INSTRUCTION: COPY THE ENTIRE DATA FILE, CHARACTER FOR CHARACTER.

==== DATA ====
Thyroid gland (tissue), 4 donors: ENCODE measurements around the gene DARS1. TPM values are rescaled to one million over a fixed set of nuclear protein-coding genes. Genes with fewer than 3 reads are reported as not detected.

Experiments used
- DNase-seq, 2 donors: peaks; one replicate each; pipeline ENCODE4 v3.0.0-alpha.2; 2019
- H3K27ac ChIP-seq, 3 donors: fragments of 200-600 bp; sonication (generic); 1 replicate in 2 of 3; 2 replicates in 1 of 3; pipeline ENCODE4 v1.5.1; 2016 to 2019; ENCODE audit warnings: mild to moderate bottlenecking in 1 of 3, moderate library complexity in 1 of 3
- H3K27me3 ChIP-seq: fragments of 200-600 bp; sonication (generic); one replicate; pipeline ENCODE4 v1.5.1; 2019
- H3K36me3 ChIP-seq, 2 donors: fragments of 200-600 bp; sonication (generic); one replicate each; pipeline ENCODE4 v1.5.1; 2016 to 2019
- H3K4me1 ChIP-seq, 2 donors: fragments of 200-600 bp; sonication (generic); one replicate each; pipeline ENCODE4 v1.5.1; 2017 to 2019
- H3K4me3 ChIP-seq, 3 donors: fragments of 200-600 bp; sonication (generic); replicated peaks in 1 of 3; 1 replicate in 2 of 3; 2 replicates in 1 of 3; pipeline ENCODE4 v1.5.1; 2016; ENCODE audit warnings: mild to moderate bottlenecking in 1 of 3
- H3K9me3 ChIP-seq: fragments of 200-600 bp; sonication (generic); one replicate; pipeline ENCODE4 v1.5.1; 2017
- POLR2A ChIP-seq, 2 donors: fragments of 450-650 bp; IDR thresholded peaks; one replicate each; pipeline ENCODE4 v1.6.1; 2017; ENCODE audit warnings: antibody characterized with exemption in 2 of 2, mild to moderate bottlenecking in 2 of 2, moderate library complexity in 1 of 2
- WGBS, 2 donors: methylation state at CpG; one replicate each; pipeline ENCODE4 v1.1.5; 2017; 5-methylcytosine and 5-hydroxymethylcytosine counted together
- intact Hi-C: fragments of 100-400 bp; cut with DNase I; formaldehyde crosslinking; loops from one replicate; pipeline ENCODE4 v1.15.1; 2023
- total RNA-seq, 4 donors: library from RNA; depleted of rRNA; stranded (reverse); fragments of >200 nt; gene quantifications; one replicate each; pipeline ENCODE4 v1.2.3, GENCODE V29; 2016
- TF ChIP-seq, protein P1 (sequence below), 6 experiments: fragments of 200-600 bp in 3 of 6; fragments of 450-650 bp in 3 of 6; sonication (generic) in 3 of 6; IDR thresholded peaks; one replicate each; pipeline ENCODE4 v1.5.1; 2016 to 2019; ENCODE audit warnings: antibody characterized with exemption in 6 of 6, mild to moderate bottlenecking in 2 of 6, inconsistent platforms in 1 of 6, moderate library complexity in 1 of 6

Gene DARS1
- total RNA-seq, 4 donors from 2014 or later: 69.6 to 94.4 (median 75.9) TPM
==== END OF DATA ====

Thyroid gland (tissue), 4 donors: ENCODE measurements around the gene DARS1. TPM values are rescaled to one million over a fixed set of nuclear protein-coding genes. Genes with fewer than 3 reads are reported as not detected.

Experiments used
- DNase-seq, 2 donors: peaks; one replicate each; pipeline ENCODE4 v3.0.0-alpha.2; 2019
- H3K27ac ChIP-seq, 3 donors: fragments of 200-600 bp; sonication (generic); 1 replicate in 2 of 3; 2 replicates in 1 of 3; pipeline ENCODE4 v1.5.1; 2016 to 2019; ENCODE audit warnings: mild to moderate bottlenecking in 1 of 3, moderate library complexity in 1 of 3
- H3K27me3 ChIP-seq: fragments of 200-600 bp; sonication (generic); one replicate; pipeline ENCODE4 v1.5.1; 2019
- H3K36me3 ChIP-seq, 2 donors: fragments of 200-600 bp; sonication (generic); one replicate each; pipeline ENCODE4 v1.5.1; 2016 to 2019
- H3K4me1 ChIP-seq, 2 donors: fragments of 200-600 bp; sonication (generic); one replicate each; pipeline ENCODE4 v1.5.1; 2017 to 2019
- H3K4me3 ChIP-seq, 3 donors: fragments of 200-600 bp; sonication (generic); replicated peaks in 1 of 3; 1 replicate in 2 of 3; 2 replicates in 1 of 3; pipeline ENCODE4 v1.5.1; 2016; ENCODE audit warnings: mild to moderate bottlenecking in 1 of 3
- H3K9me3 ChIP-seq: fragments of 200-600 bp; sonication (generic); one replicate; pipeline ENCODE4 v1.5.1; 2017
- POLR2A ChIP-seq, 2 donors: fragments of 450-650 bp; IDR thresholded peaks; one replicate each; pipeline ENCODE4 v1.6.1; 2017; ENCODE audit warnings: antibody characterized with exemption in 2 of 2, mild to moderate bottlenecking in 2 of 2, moderate library complexity in 1 of 2
- WGBS, 2 donors: methylation state at CpG; one replicate each; pipeline ENCODE4 v1.1.5; 2017; 5-methylcytosine and 5-hydroxymethylcytosine counted together
- intact Hi-C: fragments of 100-400 bp; cut with DNase I; formaldehyde crosslinking; loops from one replicate; pipeline ENCODE4 v1.15.1; 2023
- total RNA-seq, 4 donors: library from RNA; depleted of rRNA; stranded (reverse); fragments of >200 nt; gene quantifications; one replicate each; pipeline ENCODE4 v1.2.3, GENCODE V29; 2016
- TF ChIP-seq, protein P1 (sequence below), 6 experiments: fragments of 200-600 bp in 3 of 6; fragments of 450-650 bp in 3 of 6; sonication (generic) in 3 of 6; IDR thresholded peaks; one replicate each; pipeline ENCODE4 v1.5.1; 2016 to 2019; ENCODE audit warnings: antibody characterized with exemption in 6 of 6, mild to moderate bottlenecking in 2 of 6, inconsistent platforms in 1 of 6, moderate library complexity in 1 of 6

Gene DARS1
- total RNA-seq, 4 donors from 2014 or later: 69.6 to 94.4 (median 75.9) TPM